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The Gentleman Grey

The Gentleman Grey

By Brendan Detzner



The man stepped into the hotel. He wore mostly black and brown, and everything was dirty and threadbare. He was a skinny man. His movements were rambling but graceful. He had a large red canvas duffel bag slung over his shoulder. The bag was incredibly full- it seemed likely to burst at any moment.

"I’d like a room please."

"How long will you be staying with us?"

"I’m not sure yet."

The cashier stared at the customer. "You have to know."


"You just do." The cashier was completely brain dead. He had the eyes of a corpse.

"Fine, two weeks."



"Is that a first name or a last name?"



"Fine, fine." Grey sighed. "Just put down John Smith."

"How will you be paying?"

Grey reached into his pocket and pulled out a dog-eared business card.


The cashier took the card and looked at it. It had no print on it. All it had on it was a black dot. He was about to ask what the card was, when he suddenly realized how truly interesting that black dot was. He had never really considered the beauty that is to be found in a black dot on a long pocketed dog-eared business card, and the longer he looked at it, the more intriguing it was. He was lost in thought, everything else seemed to completely leave his mind. He stood there, stiff, with the card in his hand. He was so lost that if you were to prick him with a pin, he would not have felt it.

Grey stepped around the desk and rung himself up. Then he stepped back in front of the register and pulled the card from the cashier’s hands.

"Thanks for working that out. I’m checking out on the nineteenth, right?"

The cashier blinked a couple of times, confused.

"Yeah, sure,"


The cashier wasn’t quite sure what had just happened, but a family of four walked in as he was thinking. Grey slipped his mind as he started to help them..

Grey walked inside his room. It was pretty cheap- no cable, not much living space, torn wallpaper. Grey didn’t care. He had gotten what he’d paid for, and would feel guilty taking anything better. Besides, he was used to it.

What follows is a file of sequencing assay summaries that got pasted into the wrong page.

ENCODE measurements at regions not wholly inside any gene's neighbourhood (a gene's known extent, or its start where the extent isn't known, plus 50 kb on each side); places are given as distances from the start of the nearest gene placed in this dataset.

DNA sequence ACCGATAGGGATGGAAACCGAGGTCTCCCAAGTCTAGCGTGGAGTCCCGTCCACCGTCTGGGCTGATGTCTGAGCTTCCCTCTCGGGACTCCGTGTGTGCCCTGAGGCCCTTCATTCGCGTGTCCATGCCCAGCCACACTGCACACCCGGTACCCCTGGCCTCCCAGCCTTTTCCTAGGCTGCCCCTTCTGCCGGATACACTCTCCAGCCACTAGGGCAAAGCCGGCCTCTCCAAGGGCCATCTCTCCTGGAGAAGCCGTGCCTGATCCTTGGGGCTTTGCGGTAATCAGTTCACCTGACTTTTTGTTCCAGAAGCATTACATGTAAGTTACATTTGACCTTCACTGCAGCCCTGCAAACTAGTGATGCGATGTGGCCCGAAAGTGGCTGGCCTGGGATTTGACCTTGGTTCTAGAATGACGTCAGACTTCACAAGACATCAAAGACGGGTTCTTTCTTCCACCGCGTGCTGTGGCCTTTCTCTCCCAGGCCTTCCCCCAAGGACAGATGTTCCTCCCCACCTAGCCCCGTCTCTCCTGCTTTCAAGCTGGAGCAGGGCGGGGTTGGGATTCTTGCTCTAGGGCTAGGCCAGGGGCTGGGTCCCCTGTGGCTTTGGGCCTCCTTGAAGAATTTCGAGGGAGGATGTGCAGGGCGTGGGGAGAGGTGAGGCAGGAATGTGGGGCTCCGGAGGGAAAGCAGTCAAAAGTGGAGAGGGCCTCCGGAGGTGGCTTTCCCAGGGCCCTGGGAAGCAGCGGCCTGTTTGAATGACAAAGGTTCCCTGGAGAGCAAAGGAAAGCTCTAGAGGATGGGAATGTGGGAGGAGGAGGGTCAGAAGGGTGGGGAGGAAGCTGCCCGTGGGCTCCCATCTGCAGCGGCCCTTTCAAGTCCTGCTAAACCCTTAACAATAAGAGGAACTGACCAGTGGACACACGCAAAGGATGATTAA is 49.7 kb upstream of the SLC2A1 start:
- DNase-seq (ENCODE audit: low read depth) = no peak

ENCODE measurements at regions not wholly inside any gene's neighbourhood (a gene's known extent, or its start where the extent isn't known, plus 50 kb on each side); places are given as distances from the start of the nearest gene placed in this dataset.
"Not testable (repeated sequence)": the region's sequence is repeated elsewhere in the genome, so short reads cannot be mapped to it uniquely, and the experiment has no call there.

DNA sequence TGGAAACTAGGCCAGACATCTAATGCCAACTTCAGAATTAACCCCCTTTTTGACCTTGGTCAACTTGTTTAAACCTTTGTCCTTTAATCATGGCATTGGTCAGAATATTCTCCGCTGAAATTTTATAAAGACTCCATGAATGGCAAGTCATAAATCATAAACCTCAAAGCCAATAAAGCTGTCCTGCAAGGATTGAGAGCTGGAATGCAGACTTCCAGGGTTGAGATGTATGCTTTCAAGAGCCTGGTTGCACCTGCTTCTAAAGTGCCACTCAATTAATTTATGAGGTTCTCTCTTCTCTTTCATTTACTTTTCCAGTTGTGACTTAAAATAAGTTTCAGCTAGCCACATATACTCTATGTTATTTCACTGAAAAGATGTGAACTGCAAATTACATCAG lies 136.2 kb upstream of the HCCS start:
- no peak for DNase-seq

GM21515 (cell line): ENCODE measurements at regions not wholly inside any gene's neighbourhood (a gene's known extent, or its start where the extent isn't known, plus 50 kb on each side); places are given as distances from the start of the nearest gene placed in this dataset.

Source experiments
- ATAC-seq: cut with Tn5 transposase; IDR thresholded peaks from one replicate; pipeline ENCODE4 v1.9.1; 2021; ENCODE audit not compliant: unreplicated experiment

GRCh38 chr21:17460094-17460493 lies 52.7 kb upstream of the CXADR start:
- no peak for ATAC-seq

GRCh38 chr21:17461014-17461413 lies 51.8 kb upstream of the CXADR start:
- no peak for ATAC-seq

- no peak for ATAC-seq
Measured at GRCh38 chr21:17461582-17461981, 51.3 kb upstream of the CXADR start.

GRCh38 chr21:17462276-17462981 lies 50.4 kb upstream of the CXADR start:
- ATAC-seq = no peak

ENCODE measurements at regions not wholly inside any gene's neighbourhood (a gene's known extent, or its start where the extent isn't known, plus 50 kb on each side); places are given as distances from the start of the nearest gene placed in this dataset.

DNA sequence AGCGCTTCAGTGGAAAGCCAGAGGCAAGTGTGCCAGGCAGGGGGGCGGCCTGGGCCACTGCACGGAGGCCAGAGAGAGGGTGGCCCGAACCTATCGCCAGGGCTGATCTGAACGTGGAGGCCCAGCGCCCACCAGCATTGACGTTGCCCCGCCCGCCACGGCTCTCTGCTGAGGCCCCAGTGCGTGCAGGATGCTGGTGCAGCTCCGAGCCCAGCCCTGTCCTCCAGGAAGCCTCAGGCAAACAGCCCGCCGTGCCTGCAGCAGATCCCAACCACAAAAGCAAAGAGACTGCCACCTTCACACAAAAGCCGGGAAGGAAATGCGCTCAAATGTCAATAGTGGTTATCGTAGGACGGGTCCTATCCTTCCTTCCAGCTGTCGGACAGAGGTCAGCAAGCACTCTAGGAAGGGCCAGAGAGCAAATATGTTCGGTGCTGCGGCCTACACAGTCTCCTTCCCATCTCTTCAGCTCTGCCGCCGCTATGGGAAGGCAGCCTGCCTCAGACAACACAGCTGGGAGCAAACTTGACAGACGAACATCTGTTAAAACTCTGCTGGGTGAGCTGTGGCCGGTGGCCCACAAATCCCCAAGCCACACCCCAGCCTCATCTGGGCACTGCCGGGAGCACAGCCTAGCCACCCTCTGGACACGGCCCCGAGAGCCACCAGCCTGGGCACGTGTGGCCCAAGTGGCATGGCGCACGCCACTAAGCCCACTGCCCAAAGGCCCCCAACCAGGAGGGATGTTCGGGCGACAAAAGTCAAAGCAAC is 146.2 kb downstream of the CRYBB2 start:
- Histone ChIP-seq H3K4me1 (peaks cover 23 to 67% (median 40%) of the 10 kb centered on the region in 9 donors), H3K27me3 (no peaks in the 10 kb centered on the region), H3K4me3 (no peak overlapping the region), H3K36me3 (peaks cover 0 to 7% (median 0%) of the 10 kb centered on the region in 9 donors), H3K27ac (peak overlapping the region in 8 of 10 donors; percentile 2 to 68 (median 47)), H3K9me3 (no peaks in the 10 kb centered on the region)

He began to lay down, but stopped. He sighed. Grey hadn’t slept in a couple of days, but he would just have to catch up later. He had a job to do. A calling, really. It wasn’t a job unless somebody paid you.

He unzipped his duffel bag and rummaged through it carefully. It was filled with junk. A baby food jar with weird fluid inside, a book on old burial mounds, some candles, a lot of incense, some old newspaper clippings, all kinds of stuff. Finally, he pulled out three items- a bottle of Nitro cola and two tea bags. He dumped the powder from the tea bags into the cola and took a sip.

His lungs heated up like a jet engine, but the feeling faded quickly. Grey grimaced. One powder increased the caffeine’s affects on his body, and the other one kept the side effects to a bare minimum. He had once failed to put the two powders together in the right way, and had nearly had a seizure, but if they were mixed in the correct proportion then they allowed him to go a couple of days without sleep.

Grey closed his eyes and soaked in his surroundings. He felt mentally pulled in several directions, but he soon found a impulse he was comfortable with. He closed in on it, clearing away all the other voices and images crowding up his head. His path became clear.

Grey walked over to the window and looked out. It was about two stories down to the alley. Grey jumped. He fell fast at first, but he slowed, not much, but enough so that when he hit, his feet touched down gently, like a feather. He walked away. A thin twirl of smoke floated up from where he had landed.

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